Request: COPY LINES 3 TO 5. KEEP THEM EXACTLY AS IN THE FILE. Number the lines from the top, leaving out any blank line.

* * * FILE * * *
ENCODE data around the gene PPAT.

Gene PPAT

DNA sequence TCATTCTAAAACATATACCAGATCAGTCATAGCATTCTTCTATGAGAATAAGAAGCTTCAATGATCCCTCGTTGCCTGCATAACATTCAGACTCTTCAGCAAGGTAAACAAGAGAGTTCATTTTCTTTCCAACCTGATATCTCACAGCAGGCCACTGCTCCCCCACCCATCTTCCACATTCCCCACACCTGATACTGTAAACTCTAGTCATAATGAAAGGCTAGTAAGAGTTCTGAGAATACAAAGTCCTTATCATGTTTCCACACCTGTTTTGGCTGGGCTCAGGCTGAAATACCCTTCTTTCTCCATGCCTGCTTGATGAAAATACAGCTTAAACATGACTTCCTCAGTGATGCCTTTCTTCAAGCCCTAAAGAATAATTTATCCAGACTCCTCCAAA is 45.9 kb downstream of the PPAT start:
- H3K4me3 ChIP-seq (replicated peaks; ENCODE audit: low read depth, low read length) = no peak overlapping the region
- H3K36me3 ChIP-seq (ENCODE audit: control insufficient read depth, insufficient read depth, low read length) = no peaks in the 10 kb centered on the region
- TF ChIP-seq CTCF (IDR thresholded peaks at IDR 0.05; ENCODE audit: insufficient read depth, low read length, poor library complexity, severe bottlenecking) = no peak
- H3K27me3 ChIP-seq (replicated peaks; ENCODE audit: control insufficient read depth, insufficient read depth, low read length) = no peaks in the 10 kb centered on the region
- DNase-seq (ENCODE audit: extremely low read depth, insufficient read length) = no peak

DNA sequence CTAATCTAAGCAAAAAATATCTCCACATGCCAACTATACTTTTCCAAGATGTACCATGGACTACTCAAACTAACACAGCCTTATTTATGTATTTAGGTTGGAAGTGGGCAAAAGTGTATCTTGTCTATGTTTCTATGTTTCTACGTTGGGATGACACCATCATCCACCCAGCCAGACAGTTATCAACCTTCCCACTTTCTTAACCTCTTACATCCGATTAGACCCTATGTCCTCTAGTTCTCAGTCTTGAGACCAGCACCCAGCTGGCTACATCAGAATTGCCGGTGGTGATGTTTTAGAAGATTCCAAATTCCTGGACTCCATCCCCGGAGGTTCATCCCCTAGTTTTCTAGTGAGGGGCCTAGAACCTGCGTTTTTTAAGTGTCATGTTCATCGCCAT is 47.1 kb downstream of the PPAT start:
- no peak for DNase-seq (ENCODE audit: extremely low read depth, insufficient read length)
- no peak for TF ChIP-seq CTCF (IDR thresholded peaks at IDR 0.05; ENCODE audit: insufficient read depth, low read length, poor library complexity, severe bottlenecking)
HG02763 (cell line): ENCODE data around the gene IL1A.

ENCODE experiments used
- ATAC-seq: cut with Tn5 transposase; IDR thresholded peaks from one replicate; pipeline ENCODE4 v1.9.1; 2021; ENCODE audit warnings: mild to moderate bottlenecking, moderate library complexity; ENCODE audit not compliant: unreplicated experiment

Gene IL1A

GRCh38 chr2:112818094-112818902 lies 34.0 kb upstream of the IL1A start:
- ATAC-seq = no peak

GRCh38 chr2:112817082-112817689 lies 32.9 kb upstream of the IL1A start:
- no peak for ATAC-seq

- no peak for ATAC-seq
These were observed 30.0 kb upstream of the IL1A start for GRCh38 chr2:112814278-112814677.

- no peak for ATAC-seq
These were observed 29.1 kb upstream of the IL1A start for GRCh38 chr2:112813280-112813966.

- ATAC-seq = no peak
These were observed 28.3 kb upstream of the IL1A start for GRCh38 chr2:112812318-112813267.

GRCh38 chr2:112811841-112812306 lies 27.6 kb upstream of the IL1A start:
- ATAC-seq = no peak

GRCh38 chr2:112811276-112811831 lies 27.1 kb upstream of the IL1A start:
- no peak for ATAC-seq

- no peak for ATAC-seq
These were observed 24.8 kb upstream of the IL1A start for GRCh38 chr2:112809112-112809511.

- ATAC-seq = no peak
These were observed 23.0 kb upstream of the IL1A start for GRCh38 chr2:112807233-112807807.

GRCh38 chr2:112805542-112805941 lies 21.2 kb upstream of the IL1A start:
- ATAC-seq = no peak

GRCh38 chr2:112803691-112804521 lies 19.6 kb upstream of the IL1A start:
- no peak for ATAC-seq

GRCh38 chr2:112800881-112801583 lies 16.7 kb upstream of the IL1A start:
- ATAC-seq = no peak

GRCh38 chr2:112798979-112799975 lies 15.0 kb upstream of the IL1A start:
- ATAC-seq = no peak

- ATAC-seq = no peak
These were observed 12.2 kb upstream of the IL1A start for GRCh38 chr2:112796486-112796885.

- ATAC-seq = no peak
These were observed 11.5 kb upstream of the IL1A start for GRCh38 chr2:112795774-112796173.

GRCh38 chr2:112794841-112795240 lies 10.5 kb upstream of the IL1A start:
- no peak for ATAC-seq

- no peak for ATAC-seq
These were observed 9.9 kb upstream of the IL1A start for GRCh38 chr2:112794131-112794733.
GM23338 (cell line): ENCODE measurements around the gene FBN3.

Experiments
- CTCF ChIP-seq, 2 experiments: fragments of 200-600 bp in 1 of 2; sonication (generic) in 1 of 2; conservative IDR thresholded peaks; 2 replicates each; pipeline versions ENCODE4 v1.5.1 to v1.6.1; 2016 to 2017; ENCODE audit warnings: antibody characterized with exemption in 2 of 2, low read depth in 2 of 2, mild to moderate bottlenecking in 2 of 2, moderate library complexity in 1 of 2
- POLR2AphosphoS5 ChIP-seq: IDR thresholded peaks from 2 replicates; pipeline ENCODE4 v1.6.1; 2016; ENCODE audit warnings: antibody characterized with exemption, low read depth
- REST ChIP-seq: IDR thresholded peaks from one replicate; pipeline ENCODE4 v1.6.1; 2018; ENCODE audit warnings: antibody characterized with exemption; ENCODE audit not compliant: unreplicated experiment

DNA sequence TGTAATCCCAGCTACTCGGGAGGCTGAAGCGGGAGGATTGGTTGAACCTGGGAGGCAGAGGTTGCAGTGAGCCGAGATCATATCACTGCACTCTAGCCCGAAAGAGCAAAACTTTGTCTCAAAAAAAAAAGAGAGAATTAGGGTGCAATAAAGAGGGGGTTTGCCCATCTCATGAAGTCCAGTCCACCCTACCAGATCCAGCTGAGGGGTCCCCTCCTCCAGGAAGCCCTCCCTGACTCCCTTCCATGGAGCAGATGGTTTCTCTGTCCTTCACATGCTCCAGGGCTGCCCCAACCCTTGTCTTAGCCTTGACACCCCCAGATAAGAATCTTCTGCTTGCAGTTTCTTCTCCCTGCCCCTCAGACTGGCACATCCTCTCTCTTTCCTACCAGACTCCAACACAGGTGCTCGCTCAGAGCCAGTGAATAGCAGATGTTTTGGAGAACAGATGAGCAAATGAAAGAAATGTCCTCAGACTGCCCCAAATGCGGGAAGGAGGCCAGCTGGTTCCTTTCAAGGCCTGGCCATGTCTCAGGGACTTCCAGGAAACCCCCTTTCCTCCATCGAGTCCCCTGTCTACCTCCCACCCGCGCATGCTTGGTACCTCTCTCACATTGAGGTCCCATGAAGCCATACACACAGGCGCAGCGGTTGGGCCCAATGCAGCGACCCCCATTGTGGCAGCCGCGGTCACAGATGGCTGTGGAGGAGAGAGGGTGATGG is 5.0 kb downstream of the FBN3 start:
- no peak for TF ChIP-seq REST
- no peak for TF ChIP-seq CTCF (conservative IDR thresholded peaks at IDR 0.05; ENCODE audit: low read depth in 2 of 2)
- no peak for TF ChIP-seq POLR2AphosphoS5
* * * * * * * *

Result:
DNA sequence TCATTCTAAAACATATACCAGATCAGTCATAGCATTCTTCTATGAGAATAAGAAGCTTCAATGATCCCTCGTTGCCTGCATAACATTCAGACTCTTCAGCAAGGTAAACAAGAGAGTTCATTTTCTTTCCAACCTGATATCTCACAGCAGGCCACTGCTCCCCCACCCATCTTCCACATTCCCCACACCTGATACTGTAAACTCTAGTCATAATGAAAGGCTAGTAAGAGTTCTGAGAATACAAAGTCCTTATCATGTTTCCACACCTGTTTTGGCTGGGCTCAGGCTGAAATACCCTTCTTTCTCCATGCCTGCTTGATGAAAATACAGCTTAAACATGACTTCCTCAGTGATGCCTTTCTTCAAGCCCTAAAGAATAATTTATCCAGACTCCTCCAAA is 45.9 kb downstream of the PPAT start:
- H3K4me3 ChIP-seq (replicated peaks; ENCODE audit: low read depth, low read length) = no peak overlapping the region
- H3K36me3 ChIP-seq (ENCODE audit: control insufficient read depth, insufficient read depth, low read length) = no peaks in the 10 kb centered on the region